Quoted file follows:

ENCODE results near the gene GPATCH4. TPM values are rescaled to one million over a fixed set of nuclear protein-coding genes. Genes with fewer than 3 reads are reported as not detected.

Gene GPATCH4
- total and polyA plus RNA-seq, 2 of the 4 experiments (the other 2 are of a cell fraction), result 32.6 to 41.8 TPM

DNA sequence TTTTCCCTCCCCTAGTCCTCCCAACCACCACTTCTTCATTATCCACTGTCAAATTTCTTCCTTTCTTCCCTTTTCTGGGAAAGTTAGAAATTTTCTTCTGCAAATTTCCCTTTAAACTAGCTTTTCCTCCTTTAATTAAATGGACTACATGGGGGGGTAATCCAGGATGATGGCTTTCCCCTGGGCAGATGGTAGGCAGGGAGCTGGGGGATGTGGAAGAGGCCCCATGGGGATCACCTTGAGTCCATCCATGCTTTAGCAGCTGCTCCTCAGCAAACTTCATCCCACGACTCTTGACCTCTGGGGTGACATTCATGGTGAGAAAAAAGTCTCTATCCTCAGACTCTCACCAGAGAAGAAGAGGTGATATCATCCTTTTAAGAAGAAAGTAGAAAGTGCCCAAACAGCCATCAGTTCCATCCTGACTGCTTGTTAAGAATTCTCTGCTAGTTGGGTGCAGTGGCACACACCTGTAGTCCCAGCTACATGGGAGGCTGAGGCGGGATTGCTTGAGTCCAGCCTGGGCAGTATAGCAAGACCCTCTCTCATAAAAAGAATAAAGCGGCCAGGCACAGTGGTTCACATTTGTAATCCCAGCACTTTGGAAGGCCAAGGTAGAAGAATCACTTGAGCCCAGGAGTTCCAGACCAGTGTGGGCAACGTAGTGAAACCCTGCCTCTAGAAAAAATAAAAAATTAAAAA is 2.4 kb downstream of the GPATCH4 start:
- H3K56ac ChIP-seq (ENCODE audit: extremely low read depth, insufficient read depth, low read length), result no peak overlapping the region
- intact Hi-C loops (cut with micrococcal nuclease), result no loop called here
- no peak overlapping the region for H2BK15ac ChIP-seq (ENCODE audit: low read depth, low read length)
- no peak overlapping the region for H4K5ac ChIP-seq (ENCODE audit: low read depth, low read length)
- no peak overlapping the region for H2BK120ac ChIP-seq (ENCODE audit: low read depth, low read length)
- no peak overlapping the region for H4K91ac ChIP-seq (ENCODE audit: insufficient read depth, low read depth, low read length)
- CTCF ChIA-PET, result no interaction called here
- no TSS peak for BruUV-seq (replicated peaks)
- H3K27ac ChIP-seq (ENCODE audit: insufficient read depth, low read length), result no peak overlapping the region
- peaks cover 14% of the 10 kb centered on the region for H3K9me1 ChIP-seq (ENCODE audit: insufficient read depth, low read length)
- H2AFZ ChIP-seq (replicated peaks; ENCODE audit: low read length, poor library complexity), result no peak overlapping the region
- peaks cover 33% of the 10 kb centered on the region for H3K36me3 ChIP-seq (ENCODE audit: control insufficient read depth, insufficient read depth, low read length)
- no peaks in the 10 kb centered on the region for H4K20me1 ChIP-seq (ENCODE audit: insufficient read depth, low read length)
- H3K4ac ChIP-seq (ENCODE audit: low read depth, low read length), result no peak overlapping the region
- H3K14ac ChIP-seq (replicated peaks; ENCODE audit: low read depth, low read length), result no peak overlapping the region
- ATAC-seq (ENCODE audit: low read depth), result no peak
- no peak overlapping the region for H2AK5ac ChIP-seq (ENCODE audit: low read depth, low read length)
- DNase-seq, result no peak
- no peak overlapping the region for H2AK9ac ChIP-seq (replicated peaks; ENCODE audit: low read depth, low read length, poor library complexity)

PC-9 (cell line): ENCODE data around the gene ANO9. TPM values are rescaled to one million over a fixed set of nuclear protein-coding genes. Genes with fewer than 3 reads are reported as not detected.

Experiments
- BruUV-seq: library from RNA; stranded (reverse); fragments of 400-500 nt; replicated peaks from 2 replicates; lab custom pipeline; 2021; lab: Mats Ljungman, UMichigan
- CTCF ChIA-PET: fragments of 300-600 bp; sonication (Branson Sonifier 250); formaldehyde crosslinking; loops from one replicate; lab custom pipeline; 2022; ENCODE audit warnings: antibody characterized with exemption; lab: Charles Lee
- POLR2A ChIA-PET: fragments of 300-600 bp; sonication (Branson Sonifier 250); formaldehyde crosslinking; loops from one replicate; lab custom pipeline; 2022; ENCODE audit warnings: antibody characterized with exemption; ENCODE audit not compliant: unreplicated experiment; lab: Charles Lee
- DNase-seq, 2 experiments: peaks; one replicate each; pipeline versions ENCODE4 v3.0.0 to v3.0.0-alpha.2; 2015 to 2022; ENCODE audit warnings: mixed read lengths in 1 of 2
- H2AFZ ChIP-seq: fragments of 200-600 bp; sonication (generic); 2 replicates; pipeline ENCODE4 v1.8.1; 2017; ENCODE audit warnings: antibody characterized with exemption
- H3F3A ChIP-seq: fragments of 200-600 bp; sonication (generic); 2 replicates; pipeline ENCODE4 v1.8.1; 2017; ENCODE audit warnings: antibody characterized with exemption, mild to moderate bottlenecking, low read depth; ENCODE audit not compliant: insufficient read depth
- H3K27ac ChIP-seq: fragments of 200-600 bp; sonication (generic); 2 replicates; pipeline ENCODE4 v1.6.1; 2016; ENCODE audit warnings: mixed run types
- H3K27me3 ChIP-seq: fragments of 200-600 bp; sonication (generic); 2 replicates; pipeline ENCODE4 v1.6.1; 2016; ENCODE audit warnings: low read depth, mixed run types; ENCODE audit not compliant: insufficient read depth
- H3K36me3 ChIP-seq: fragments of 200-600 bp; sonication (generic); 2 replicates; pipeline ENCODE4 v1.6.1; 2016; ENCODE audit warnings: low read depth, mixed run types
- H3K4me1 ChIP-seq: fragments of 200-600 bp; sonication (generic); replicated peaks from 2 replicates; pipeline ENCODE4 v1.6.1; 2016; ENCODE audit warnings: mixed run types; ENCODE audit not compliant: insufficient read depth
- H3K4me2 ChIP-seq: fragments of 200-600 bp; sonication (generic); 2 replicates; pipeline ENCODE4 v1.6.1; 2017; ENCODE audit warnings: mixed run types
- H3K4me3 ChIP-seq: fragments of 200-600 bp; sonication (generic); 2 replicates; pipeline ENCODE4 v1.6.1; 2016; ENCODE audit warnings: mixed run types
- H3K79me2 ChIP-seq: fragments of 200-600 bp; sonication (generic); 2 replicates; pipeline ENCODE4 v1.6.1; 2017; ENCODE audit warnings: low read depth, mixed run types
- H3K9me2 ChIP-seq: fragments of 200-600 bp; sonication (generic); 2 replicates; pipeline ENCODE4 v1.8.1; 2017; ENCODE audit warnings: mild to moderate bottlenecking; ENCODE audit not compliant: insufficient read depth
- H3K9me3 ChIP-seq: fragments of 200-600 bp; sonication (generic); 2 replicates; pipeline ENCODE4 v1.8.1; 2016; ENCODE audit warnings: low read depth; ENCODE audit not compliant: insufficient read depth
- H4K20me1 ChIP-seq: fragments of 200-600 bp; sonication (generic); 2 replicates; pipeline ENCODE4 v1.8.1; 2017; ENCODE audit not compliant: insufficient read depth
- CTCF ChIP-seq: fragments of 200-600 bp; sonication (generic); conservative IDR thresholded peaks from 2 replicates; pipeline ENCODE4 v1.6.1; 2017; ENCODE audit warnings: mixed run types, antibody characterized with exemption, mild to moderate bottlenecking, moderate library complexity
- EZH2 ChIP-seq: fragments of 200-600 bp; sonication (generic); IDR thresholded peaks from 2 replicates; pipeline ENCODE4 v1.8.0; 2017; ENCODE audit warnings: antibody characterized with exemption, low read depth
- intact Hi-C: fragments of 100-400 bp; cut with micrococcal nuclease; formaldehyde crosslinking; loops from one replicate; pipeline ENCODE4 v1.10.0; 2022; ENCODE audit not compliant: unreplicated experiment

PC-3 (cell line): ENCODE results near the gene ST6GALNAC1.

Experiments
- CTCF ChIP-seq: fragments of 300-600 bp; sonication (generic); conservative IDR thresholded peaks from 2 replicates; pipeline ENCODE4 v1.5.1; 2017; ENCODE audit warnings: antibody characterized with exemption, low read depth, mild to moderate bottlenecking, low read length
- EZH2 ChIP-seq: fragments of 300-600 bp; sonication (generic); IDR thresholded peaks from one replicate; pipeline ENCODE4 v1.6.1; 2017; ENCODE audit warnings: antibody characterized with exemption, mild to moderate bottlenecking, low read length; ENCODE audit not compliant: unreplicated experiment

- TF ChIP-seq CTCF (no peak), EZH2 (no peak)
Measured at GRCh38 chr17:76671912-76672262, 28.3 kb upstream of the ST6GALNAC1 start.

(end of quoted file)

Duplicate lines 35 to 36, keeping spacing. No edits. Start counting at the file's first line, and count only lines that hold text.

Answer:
- H3K4me1 ChIP-seq: fragments of 200-600 bp; sonication (generic); replicated peaks from 2 replicates; pipeline ENCODE4 v1.6.1; 2016; ENCODE audit warnings: mixed run types; ENCODE audit not compliant: insufficient read depth
- H3K4me2 ChIP-seq: fragments of 200-600 bp; sonication (generic); 2 replicates; pipeline ENCODE4 v1.6.1; 2017; ENCODE audit warnings: mixed run types